Beyond the field trip crowd

Most people who go to natural history museums come by way of a yellow school bus. linkurl:The Academy of Natural Sciences in Philadelphia;http://www.ansp.org/ is trying to broaden their audience and bring more adults into the museum. "For some reason natural history museums are thought of as a place for kids and they are," said Barbara Ciega, vice president of public operations for the Academy. She continued, "

By | April 2, 2010

Most people who go to natural history museums come by way of a yellow school bus. linkurl:The Academy of Natural Sciences in Philadelphia;http://www.ansp.org/ is trying to broaden their audience and bring more adults into the museum. "For some reason natural history museums are thought of as a place for kids and they are," said Barbara Ciega, vice president of public operations for the Academy. She continued, "You can enjoy natural history as much as an adult as you could when you were a child." Two exhibits designed to attract an adult audience are currently on display at the Academy and they aim to "use the aesthetic quality" of natural science "to get people interested in the science," according to Ciega. linkurl:"First Impressions: Thomas Horsfield's printed plants of Java,";http://www.ansp.org/museum/art-in-science.php is part of The Art of Science, a new permanent gallery at the Academy, and linkurl:"Looking at Animals,";http://www.ansp.org/looking-at-animals/index.php features photographs by artist, linkurl:Henry Horenstein.;http://www.horenstein.com/ The Academy killed two birds with one stone with "First Impressions." Curators at the museum wanted to include more art in their exhibits and also had a stockpile of interesting artifacts that they wanted to get out of storerooms and on public display Thomas Horsfield, a native Pennsylvanian, medical doctor, and amateur botanist, set sail as a surgeon on a merchant ship bound for the island of Java shortly after he graduated from University of Pennsylvania in 1798. While there, he pressed and made drawings of plants, many of which were unknown to science at the time. Some of the new species were described by Horsfield, and others were identified at a later date by his colleagues at the British Museum. But many of the exotic plants were first identified by the Academy's curator emeritus of botany, Alfred Schuyler. While Horshfield was in London he published a book of the plants of Java, entitled Plantae Javanicae Rariores with the help of botanists Robert Brown and John Joseph Bennett. The book was published in the mid 19th century, and the Academy purchased an un-published collection of Horshfield's bound drawings in 1889. For decades, this treasure trove of botanical artwork, which includes more than 759 inked illustrations of the plants of Java, sat virtually forgotten in the Academy's archives. The plant drawings possess a minimalistic grace. While all of the important identifying characteristics are depicted in black and white giclee prints, there is something "lovely" to the arrangement of the images on the page, said Ciega. Academy curators selected the prints for the exhibit based on the ability to identify the plant, the quality of the image, and the uniqueness of the particular plant species depicted. For example, one of the images on display is that of a grass named for Horshfield. The other exhibit, "Looking at Animals," is a collection of contemporary photographs by Rhode Island School of Design photography professor Henry Horenstein that debuted at the Harvard Museum of Natural History in 2007. It features a "sprinkling of specimens," according to Ciega, and Horenstein's imagery makes it apparent that the photographer is "very aware that he sees animals in different ways." Hava Gurevich, the director of linkurl:Art2Art Circulating Exhibits;http://www.art2art.org/ which is responsible for the collection, says the photographs are "inviting" and show "details of something that you are familiar with and brings a new perspective." "Looking at Animals, "has been organized to offer new ways of seeing and thinking about the natural world," according to Liz Werby, the executive director of the Harvard Museum of Natural History. Werby said that the exhibit succeeded in attracting more adults to her museum. "I am pleased that these exhibitions have brought new audiences into the Harvard Museum of Natural History, including college students and adults who might not otherwise have visited a natural history museum." For the exhibit's Philly showing, Horenstein's photographs are displayed with items from the Academy's collection. For example, the image of Sandhill crane's neck is paired with a taxidermied crane wing in full spread, and a giant octopus photo hangs next to a jarred specimen fondly referred to as Walter. Both of these exhibits have so far been successfully attracting a more adult audience to the museum, according to Ciega. "First Impressions" runs until May 2nd, 2010 at the Academy, and "Looking at Animals" is on display until May 16th.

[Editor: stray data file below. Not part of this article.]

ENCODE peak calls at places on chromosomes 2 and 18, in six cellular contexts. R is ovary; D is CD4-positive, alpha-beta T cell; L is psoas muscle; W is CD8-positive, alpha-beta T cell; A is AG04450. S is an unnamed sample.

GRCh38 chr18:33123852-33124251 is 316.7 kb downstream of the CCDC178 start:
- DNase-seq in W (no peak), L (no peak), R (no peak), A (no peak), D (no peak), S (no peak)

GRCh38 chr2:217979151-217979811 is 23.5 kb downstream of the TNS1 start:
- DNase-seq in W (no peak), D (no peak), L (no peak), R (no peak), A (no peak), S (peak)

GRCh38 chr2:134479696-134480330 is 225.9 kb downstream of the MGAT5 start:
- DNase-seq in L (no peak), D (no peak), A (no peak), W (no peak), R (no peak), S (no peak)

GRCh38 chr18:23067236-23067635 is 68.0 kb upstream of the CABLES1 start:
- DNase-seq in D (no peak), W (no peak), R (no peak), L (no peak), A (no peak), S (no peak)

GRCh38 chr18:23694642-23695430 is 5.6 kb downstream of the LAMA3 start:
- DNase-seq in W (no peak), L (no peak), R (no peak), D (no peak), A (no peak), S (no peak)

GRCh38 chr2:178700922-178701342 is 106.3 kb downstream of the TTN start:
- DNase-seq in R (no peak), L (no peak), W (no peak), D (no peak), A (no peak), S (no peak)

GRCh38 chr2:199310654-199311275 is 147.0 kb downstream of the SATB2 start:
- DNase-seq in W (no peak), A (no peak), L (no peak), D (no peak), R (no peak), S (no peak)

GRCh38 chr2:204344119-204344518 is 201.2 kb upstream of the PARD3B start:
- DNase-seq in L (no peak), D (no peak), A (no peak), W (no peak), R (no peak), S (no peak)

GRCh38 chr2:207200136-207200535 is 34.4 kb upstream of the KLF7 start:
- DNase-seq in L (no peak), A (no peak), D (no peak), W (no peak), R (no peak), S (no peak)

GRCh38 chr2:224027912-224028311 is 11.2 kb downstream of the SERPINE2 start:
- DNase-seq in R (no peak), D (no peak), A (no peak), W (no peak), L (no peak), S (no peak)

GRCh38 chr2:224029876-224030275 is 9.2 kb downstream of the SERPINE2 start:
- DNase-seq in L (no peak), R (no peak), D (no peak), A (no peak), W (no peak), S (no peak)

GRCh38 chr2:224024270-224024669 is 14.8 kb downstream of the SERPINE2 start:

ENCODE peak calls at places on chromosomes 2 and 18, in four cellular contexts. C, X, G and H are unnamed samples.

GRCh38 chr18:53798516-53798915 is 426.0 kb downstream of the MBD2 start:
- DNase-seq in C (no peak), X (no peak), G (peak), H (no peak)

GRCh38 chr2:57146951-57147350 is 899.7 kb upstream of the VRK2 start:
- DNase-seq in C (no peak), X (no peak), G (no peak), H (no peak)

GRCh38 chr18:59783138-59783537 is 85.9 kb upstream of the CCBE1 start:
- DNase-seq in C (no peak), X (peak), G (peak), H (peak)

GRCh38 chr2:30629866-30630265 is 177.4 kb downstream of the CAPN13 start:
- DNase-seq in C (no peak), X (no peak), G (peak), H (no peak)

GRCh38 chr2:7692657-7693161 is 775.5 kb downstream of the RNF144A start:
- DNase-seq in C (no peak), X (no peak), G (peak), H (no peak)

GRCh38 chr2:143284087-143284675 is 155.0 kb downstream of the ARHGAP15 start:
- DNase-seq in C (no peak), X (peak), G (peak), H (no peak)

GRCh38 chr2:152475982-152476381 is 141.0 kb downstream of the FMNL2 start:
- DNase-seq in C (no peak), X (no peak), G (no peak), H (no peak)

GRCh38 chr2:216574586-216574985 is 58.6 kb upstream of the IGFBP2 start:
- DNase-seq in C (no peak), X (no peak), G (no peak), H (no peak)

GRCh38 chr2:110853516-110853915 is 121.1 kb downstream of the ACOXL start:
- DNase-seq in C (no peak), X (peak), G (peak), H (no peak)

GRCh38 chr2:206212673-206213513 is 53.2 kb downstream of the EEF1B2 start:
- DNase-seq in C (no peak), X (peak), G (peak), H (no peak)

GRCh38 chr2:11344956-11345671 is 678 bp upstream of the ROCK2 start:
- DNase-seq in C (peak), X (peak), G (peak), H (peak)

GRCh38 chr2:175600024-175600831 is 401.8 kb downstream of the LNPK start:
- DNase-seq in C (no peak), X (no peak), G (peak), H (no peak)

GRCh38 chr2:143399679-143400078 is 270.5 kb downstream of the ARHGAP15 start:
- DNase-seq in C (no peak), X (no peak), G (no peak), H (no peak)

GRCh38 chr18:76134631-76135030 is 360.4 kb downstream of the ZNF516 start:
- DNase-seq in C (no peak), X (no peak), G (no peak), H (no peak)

**__Related stories:__***linkurl:Science museums exhibit renewed vigor;http://www.the-scientist.com/article/display/14546/
[29th March 2004]*linkurl:Geckos invade Philly museum;http://www.the-scientist.com/blog/display/55744/
[29th May 2009]*linkurl:Studying the unmentionable;http://www.the-scientist.com/news/display/53069/
[13th April 2007]

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